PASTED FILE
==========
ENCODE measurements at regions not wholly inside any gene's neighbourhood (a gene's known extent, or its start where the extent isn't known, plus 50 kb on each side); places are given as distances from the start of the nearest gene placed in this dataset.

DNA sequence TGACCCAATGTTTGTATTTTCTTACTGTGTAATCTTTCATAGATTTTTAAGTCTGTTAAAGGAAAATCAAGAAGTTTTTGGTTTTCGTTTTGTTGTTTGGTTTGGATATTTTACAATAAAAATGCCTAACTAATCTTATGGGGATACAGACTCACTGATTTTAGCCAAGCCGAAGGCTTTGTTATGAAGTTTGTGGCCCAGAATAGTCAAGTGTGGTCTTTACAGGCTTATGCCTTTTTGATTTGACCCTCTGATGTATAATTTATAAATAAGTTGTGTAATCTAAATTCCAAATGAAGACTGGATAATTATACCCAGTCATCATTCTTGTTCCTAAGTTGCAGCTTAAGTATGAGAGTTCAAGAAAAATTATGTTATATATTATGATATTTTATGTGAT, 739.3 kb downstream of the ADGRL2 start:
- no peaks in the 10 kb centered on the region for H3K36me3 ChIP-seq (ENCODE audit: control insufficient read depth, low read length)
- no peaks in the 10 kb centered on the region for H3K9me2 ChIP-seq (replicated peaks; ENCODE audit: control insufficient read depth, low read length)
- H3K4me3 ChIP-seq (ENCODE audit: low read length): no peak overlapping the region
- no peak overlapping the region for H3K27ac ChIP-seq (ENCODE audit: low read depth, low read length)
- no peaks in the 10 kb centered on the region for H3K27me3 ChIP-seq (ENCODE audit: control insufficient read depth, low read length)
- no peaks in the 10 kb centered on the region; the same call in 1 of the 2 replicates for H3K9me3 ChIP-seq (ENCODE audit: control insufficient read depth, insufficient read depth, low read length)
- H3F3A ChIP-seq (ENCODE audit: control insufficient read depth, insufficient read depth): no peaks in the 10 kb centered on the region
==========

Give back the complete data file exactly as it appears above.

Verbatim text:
ENCODE measurements at regions not wholly inside any gene's neighbourhood (a gene's known extent, or its start where the extent isn't known, plus 50 kb on each side); places are given as distances from the start of the nearest gene placed in this dataset.

DNA sequence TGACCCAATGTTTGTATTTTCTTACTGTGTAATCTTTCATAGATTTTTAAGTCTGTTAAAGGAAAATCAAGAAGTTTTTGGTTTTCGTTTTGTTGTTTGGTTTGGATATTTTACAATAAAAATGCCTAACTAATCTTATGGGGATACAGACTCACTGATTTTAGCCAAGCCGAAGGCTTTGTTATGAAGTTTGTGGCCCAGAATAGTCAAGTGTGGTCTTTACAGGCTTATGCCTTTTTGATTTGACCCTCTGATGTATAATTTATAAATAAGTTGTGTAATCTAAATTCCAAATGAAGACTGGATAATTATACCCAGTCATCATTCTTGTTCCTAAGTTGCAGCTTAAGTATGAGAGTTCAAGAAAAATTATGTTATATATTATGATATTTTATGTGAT, 739.3 kb downstream of the ADGRL2 start:
- no peaks in the 10 kb centered on the region for H3K36me3 ChIP-seq (ENCODE audit: control insufficient read depth, low read length)
- no peaks in the 10 kb centered on the region for H3K9me2 ChIP-seq (replicated peaks; ENCODE audit: control insufficient read depth, low read length)
- H3K4me3 ChIP-seq (ENCODE audit: low read length): no peak overlapping the region
- no peak overlapping the region for H3K27ac ChIP-seq (ENCODE audit: low read depth, low read length)
- no peaks in the 10 kb centered on the region for H3K27me3 ChIP-seq (ENCODE audit: control insufficient read depth, low read length)
- no peaks in the 10 kb centered on the region; the same call in 1 of the 2 replicates for H3K9me3 ChIP-seq (ENCODE audit: control insufficient read depth, insufficient read depth, low read length)
- H3F3A ChIP-seq (ENCODE audit: control insufficient read depth, insufficient read depth): no peaks in the 10 kb centered on the region